“What do you want for dinner?” Kat asks me when I appear from my room around two. I finally fell asleep after the sun came up, and I managed a decent six hours for a change before my internal body clock jolted me awake. I rub my eyes, still adjusting to waking life, before shrugging.
“Whatever you want.” I mumble, blinding groping for cereal and then milk, putting them on the table before searching for a bowl.
“I was thinking pizza. There's a place in town, near the grocery store. I saw it last night.” She explains, filling in a word on the crossword puzzle spread in front of her. I take a second to wonder where she got it before I realize it's a newspaper. We didn't get a newspaper in our last few towns. She must be thrilled.
“Sure.” I agree, with an unattractive yawn. “Don't know what time I’ll get home tonight. Before sundown I hope.” She rolls her eyes, because I make it a point to always be home before sundown. I don't even have to tell her when I’ll be home anymore, because she already knows.
“No point in asking where you're going?” She mumbles, but I pretend I don't hear her over the rattle of cereal pouring into my bowl.
“What?” I ask, looking at her. She's smirking into her puzzle.
“Nothing.” She says with false cheeriness. “What's the plural of moose...” She reads off when I open my mouth. “Moose.” She then answers herself and quickly scrawls it down in it's appropriate slot.
“Do you have any plans today?” I ask when the silence has stewed long enough. She shrugs, her usual response. She has a job online, writing reviews, but I think she usually gets them done in the morning before I wake up. I have no idea what she does whenever I'm out of the house, but when I'm home it usually involves reading or video games.
“I met a guy last night.” That makes me freeze, my spoon halfway to my mouth. I can feel her eyes on me so I slowly put the spoon down to look at her. She looks nervous.
“A guy?” I encourage. She nods.
“Yeah, his name is Oliver. He was at the store too. He's really nice.” She explains, blushing slightly. I nod slowly. This is the worst thing that could happen. “I know we'll be leaving soon, you don't have to worry about it evolving...or anything.” She sighs when she sees how conflicted I am about what to say.
“I...I'm sorry Kat.” I don't want to put her life on hold because of my little quest for retribution, but I always thought she'd tell me if she was tired of the constant moving. “Maybe you should stay with our aunt and uncle. Just for a while.” I suggest, a bit firmer than I usually do. She stares at me, lips slowly pressing in against each other until they're white.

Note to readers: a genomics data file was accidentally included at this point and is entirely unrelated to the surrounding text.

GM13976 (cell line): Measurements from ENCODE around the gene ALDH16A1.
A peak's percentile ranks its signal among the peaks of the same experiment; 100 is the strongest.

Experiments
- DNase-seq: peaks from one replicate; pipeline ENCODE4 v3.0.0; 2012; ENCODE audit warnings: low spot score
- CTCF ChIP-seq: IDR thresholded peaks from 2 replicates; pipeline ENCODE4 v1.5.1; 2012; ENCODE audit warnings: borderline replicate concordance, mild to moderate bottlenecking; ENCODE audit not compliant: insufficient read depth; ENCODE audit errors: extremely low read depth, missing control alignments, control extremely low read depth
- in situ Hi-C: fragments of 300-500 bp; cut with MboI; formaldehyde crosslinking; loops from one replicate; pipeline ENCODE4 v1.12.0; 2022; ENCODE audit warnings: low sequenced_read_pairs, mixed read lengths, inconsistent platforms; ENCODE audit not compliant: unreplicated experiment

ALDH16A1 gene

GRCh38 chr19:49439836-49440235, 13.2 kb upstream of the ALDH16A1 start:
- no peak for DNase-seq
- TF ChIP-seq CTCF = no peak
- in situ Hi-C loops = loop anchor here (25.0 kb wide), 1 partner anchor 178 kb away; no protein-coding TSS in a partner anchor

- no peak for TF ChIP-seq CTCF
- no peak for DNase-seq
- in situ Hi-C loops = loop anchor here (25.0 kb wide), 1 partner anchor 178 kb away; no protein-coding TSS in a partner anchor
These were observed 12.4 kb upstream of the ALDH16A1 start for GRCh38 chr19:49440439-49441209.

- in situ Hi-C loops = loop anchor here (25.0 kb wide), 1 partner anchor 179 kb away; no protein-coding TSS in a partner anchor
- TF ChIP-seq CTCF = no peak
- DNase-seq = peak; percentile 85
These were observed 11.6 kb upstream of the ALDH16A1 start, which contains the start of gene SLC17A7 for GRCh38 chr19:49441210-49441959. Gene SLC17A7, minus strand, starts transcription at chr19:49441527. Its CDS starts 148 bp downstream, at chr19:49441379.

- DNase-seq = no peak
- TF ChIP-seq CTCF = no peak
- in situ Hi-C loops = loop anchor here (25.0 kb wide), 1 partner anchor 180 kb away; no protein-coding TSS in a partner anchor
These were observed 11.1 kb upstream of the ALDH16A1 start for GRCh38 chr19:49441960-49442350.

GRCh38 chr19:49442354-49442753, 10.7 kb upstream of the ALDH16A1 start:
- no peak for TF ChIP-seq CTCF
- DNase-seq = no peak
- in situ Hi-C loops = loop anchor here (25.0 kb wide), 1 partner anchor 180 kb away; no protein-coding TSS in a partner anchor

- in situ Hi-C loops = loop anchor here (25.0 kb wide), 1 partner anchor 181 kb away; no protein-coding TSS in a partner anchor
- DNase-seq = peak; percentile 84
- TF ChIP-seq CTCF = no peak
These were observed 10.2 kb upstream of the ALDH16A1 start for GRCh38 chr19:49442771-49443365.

“Do you want me to go?” She asks softly, the hurt clear in her voice. I swallow the knot that's suddenly developed in my throat.
“That's the last thing I want.” I promise, but she doesn't look comforted. “This life, what the two of us have been doing, I know it's stressful, and I know it's hard for you. It doesn't effect me because it's what I need, but you could have so much more. You could have an actual life with boys and friends and a real job.” She stops me by standing up and moving over to sit right next to me.
“I don't want that stuff Hadley. Well, maybe I do, but I want to stay with you more. I worry about you, even though I see you everyday. I can't imagine how much worse that worry would be if you went out of my sight for weeks on end.” My eyebrows raise in surprise.
“You're worried about me? I am your older sister you know.” Though sometimes it doesn't feel like it. She manages a short chuckle.
“That doesn't matter. I'll still worry about you when you're eighty years old and in an old folks community scowling at young children who come to visit their grandparents.” This time I laugh, though it's more of a cackle since my voice hasn't quite woken up yet and is a little screechy. It makes Kat laugh too, and it takes a good few minutes for us to calm down.
“You're crazy Kat. Certifiable. Giving up a normal life cuz you're worried about your sister.” I tell her, but she just shrugs.
“I may be crazy, but I get it from you.” She grins, the picture of innocence, and I snort again, nearly dissolving back into giggles.
“Yes you do.” I agree, sliding my half finished cereal to her. “I gotta get dressed.” I call over my shoulder as I stand up and head back to my room. She mutters a little, but when I look back she's eating the cereal, having dragged the newspaper over to her new spot to continue her puzzle.
I lock the door to my room and open my closet, immediately digging out my notes. They're all still there, and I triple check the address I have for Richard Harken before I stuff them back away and then search for clothes. I wind up putting on jeans over my soffe shorts; and layering a blue short sleeved shirt over a black long sleeved shirt and my tank top. I’ve discovered that layers are the best way to go in cold, snowy climates.